Designated 'no-mow' turf grass areas provide environmental, economic benefits

by Matthew J. Long
October 01, 2020

UNIVERSITY PARK, Pa. — Since 2019, Penn State's Office of Physical Plant (OPP) has been setting aside turf grass areas on the University Park campus to maintain as ‘no-mow’ spaces to allow for more vegetation growth. This operational decision by OPP has resulted in cutting down the university’s carbon dioxide emissions and overall mowing costs, while providing habitats for local wildlife and stormwater protection.

According to the U.S. Environmental Protection Agency, gasoline-powered lawn and garden equipment (GLGE) accounted for 25%-45% of all non-road gasoline emissions. An OPP team selected areas on campus to mow less frequently and to cut higher than most of the other turfgrass areas on campus to reduce these emissions. Last year, OPP was able to save 1,800 gallons of fuel by reducing the number of mows in these selected areas each year from 30 to two.

The grass in these designated areas is between one-to-two feet taller than traditionally cut turfgrass and is designed to look wilder; a deliberate move to not only become host to local wildlife, but to satisfy an aesthetic appeal. OPP attempted to grow no-mow turfgrass areas on campus in 2016, but the demand for the ‘wild appearance’ of longer turfgrass was not very high. Tom Flynn, landscape architect in OPP, said he is optimistic and believes people will be much more receptive to the change in appearance.

“This concept of 'no-mow' saves energy, it reduces emissions by reducing the amount of equipment and the time the equipment is being used on a space,” said Flynn. “It encourages natural habitats that attract insects, it helps to slow and filter stormwater, and it is an aesthetically pleasing landscape type that hopefully people will get used to.”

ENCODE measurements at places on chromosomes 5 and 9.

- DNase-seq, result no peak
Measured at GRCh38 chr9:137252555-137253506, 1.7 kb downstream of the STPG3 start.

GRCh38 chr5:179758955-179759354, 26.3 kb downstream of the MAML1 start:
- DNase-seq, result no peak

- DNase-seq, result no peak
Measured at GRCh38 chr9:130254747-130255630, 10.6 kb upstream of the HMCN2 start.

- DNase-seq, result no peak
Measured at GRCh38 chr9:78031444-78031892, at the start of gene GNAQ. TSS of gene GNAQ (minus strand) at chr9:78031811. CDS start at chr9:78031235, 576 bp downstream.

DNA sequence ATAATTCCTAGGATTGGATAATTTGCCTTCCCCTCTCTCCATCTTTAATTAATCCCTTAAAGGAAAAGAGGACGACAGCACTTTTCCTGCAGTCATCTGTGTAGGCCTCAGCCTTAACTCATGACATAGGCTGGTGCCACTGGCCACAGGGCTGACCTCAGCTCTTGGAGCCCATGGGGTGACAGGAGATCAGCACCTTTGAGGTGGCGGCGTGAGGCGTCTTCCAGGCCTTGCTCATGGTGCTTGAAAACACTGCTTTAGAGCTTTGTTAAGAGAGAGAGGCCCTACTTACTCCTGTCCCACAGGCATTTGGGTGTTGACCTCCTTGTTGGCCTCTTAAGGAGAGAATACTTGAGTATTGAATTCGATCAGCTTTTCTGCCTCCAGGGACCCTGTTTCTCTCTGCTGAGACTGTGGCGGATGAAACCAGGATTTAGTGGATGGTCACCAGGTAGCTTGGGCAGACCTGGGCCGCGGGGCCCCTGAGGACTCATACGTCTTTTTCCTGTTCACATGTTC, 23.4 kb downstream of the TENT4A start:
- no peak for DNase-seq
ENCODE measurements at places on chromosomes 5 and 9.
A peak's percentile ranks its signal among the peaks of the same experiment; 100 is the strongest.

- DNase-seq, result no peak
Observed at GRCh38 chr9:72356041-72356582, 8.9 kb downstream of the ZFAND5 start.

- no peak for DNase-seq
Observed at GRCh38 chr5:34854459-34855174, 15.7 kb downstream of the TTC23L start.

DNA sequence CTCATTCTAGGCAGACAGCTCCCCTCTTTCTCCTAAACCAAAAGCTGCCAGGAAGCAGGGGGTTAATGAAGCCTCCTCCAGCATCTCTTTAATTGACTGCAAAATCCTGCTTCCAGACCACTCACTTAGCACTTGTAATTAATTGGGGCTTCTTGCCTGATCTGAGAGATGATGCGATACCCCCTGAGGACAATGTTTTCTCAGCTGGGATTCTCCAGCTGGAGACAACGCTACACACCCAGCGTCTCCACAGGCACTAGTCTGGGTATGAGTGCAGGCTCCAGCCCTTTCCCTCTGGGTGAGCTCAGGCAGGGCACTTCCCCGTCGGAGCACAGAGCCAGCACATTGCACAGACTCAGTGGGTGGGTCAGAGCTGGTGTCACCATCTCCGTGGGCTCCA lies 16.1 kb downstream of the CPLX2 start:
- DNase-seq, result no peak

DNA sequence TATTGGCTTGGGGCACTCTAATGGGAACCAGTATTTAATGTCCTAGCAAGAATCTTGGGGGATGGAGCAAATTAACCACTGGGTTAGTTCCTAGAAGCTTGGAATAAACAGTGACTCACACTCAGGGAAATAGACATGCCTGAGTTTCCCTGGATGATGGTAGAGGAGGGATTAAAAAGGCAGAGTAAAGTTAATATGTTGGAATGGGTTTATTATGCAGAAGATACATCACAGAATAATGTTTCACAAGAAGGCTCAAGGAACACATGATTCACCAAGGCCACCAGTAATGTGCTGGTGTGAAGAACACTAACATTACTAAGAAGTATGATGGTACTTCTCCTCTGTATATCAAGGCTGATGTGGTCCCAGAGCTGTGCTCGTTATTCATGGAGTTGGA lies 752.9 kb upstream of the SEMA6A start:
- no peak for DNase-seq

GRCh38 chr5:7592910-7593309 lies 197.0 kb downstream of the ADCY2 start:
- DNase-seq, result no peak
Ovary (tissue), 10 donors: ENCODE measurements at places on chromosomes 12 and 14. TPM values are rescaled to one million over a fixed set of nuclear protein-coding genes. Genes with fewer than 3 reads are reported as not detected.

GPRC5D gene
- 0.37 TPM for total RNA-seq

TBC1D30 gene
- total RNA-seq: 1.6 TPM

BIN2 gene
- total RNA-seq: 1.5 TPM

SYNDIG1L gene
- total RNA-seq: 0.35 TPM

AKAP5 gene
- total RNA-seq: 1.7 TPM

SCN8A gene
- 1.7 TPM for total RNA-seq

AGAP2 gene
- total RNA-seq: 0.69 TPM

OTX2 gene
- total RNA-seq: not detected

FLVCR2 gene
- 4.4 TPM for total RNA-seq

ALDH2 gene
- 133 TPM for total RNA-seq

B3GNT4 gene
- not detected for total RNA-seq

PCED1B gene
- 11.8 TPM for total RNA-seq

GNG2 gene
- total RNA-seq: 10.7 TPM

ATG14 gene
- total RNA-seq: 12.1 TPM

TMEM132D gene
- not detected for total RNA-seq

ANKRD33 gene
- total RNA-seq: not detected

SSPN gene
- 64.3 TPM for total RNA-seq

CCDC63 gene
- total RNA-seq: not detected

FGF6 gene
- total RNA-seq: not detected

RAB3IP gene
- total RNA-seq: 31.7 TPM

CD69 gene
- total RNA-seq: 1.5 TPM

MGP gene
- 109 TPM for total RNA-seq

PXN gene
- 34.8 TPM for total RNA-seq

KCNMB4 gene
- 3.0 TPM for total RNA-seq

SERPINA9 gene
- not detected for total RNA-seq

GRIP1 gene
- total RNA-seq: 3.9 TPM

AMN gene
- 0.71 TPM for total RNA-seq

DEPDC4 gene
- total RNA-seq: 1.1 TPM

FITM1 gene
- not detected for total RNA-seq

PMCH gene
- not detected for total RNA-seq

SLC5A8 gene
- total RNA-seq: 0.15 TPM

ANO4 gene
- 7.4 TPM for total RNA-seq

Along with their team, Flynn and Ryan McCaughey, manager, grounds and equipment at OPP, came across furthering the strategy of creating no-mow areas on campus again while working on the Oak Road Meadow project, a three-acre parcel of land located between Oak Road, Hastings Road and University Drive that is being transformed into a pollinator habitat. This plot of land was originally chosen to pilot the initiative again, but eventually developed into a natural pollinator project. The Centre for Pollinator Research and the Sustainability Institute have been working with students, businesses and OPP on converting the parcel of land to a natural habitat, which will require killing the current grass, reseeding the parcel, and using pollinator-friendly plant mix throughout the area. Several trees and shrubs are already planted at the site, but seeding has been delayed from May of this year to May 2021 due to the COVID-19 pandemic.

There are two other locations on campus with no-mow areas on campus: alongside the Technology and Support Building by Science Park Drive, and the front of The Arboretum at Penn State, between the botanical gardens and East Park Ave. Future locations slated to become no-mow turfgrass areas include the turfgrass surrounding the service buildings located on Tower Road adjacent to University Drive; grass along Porter Road by the track and field stadium; and several other outlying areas of campus.

  • No Mow Project at University Park

    The turfgrass in front of the Arboretum has remained high for several years, but it is cut shorter than the grass on Oak Road.

    IMAGE: Penn State
Last Updated October 02, 2020